FRUSTRATED council chiefs are considering wresting back control of two seafront cafes which have stood empty for seven years, but they face a court battle to do so.
Bosses at Southend Council are preparing to use a get-out clause in the leases of two units, built during a £6million revamp of Pier Hill in 2005, to return them to public ownership.
But the current leaseholder, businessman Peter Woolf, claims the authority has no right to act and will burn up taxpayers’ money in the courts trying to force him out.
Mr Woolf said: “I will fight it all the way.
“They do not have a case and they will just waste time and money in the courts if they go ahead with this.
“It is in nobody’s interest to do this.”
Southend Council used European grant money to fund the revamp of Pier Hill, which included the Sky Tower observation platform, its lifts and the two outlets which have lain empty ever since.
The project was finished in 2005 and an agreement was reached with Mr Woolf to lease the shops, but problems with leaking water meant the deal was not finalised until May 2011.
Under the terms of the leases, council chiefs claim Mr Woolf must have the cafes open - either by running them himself or sub-letting them to another business - by next summer. If he does not, they believe they can activate a clause which will terminate the deals after a month.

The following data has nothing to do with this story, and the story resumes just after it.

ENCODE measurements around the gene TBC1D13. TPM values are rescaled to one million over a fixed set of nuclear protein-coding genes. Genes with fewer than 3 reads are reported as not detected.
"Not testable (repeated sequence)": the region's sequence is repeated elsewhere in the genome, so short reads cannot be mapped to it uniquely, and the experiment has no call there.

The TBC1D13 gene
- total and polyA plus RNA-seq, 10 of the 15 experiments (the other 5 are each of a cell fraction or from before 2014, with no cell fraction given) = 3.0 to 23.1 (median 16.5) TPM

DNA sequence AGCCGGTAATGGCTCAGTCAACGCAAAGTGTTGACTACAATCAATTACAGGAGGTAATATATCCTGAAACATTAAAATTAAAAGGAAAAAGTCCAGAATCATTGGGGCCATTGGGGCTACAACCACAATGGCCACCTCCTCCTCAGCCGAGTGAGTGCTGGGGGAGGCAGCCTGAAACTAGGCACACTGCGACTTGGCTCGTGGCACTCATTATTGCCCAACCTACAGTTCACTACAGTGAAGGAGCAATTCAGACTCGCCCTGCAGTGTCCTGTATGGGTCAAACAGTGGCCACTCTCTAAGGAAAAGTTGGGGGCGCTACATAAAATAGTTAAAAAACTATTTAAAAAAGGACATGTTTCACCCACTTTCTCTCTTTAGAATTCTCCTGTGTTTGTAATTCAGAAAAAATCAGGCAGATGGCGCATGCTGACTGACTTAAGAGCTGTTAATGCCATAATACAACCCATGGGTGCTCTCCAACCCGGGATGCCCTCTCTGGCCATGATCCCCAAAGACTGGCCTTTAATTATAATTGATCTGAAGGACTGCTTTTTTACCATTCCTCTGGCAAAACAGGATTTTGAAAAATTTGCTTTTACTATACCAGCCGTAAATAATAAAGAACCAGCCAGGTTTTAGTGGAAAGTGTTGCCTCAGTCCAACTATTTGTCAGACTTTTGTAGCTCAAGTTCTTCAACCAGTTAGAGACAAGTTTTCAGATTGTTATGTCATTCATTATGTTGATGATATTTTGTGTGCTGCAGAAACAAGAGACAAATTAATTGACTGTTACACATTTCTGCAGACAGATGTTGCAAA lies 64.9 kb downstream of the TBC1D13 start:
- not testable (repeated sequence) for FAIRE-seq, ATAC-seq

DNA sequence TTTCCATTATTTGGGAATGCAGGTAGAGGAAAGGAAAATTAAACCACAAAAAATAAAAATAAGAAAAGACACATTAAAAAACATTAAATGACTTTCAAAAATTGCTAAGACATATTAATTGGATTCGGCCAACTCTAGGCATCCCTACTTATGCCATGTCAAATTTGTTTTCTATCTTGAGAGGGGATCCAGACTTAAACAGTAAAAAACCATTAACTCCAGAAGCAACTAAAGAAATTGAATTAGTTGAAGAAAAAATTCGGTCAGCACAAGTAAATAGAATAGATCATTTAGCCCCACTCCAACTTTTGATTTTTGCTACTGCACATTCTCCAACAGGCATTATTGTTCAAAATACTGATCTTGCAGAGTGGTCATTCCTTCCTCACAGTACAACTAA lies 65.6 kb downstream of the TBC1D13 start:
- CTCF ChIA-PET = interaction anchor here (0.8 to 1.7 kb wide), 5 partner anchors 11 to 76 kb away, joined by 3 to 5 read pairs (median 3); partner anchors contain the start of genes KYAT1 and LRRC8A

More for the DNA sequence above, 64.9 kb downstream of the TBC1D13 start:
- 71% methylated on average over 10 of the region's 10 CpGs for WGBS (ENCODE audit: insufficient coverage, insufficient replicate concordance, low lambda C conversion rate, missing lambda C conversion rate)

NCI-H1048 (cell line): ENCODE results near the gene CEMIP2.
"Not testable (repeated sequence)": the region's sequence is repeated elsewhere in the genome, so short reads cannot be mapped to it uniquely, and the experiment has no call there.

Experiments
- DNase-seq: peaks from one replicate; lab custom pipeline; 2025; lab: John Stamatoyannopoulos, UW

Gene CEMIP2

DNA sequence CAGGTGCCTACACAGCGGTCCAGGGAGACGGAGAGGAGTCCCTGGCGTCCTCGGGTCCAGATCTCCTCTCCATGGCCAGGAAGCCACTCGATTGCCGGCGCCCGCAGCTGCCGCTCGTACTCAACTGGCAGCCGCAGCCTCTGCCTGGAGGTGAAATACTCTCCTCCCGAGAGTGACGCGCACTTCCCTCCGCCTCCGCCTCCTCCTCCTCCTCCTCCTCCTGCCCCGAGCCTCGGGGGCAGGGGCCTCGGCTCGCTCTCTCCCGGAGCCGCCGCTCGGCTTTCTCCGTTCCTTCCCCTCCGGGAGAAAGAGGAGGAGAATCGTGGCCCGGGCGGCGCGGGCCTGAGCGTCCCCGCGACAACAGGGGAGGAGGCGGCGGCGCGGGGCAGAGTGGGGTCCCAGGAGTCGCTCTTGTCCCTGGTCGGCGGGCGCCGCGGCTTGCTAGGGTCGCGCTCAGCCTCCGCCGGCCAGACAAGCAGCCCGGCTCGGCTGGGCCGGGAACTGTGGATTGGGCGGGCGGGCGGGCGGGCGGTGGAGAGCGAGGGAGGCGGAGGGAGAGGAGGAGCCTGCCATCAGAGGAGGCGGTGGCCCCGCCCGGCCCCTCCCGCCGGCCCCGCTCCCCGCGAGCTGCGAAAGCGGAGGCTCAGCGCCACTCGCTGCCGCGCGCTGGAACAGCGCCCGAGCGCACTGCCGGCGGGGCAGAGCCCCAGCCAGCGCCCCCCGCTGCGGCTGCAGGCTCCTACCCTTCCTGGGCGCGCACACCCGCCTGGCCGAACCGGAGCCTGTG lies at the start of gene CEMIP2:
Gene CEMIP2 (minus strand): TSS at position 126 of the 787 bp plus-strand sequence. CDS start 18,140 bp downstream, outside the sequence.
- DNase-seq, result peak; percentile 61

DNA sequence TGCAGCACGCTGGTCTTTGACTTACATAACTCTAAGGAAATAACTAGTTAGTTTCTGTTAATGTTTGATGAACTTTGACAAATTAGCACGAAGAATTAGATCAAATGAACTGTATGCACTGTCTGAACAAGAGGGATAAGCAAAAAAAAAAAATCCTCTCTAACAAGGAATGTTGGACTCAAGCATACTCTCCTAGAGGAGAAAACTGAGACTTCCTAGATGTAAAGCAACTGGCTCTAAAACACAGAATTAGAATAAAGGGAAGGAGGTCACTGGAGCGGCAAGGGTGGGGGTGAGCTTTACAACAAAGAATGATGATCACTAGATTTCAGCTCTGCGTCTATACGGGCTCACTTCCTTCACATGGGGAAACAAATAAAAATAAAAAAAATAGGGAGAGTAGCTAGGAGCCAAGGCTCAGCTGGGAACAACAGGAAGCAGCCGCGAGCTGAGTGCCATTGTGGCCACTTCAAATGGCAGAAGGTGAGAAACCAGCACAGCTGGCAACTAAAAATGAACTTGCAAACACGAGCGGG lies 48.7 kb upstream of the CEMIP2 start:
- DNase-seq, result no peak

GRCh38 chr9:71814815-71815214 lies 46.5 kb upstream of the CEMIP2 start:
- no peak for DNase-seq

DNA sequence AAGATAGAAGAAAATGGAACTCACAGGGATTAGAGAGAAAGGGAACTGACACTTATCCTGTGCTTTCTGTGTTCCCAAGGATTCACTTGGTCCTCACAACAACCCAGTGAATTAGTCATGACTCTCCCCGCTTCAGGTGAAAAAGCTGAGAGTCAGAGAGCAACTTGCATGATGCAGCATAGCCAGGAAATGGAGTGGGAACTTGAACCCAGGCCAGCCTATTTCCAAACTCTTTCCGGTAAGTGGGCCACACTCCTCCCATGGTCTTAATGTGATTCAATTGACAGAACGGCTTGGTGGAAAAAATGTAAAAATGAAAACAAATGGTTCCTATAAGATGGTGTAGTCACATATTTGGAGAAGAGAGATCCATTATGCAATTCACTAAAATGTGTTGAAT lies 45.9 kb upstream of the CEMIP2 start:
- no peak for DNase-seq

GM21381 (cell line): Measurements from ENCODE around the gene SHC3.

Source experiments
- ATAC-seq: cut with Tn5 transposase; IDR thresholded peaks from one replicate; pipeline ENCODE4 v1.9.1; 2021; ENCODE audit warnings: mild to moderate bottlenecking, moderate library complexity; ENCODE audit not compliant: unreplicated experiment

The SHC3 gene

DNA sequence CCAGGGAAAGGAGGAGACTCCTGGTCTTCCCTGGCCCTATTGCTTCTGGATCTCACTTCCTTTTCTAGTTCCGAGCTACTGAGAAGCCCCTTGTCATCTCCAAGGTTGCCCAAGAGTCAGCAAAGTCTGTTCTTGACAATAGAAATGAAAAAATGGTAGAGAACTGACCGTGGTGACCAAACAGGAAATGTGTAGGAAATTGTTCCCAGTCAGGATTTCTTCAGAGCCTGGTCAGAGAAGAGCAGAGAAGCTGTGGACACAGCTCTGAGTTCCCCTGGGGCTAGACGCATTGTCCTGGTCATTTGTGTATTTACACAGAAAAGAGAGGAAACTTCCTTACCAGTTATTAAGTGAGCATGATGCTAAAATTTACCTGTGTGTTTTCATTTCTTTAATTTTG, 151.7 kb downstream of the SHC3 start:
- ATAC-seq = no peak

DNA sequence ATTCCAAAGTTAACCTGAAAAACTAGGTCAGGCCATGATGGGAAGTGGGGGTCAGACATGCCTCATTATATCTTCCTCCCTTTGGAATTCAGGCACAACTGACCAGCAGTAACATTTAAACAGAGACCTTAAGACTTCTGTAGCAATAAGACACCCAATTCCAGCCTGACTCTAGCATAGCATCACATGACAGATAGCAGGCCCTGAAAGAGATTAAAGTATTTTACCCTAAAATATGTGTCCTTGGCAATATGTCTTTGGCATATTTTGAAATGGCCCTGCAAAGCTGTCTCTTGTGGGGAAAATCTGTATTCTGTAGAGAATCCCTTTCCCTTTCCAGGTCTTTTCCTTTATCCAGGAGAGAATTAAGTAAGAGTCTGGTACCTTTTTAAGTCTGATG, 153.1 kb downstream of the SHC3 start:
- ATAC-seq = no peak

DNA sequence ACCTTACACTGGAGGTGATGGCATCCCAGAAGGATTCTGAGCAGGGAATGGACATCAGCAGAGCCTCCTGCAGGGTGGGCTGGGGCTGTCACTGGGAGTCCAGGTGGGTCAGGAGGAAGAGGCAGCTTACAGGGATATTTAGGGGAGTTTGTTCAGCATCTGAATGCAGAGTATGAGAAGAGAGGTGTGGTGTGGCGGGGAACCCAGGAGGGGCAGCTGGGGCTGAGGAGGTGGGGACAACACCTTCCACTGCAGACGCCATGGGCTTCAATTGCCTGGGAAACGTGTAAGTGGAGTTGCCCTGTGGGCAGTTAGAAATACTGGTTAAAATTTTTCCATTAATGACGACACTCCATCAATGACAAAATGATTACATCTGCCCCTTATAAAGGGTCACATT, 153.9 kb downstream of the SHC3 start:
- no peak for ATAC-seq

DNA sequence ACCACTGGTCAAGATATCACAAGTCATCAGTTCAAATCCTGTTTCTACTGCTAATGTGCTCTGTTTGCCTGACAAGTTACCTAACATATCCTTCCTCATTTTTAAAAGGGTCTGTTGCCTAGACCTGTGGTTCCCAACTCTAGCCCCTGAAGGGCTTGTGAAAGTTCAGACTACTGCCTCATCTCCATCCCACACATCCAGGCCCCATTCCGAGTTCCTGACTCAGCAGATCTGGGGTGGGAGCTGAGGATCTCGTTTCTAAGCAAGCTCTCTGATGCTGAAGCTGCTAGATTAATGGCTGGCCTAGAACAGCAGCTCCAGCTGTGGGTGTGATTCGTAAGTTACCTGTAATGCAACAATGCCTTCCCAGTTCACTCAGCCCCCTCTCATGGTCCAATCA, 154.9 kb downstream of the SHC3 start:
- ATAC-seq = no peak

Andrew Moring, the Tory councillor responsible for support services, said: “Clearly the council is concerned that, despite a considerable length of time, these units have not been brought forward and the council and the tenant now need to consider their options.
“The council is in discussion with the lessee and it would not be appropriate to discuss the details at the delicate state in negotiation, but taking the leases back might be one option.”
However, Mr Woolf claims a miscalculation in the size of the units - which are much bigger than first thought - means the leases are invalid.
He says he is happy to return the leases, but only if the council agrees to pay £75,000 in compensation to cover his costs from the last seven years.
Mr Woolf said: “Two solicitors have looked at my case and say it is strong.
“I’m quite happy to get out and let them get on with it, but I want my costs to be covered.”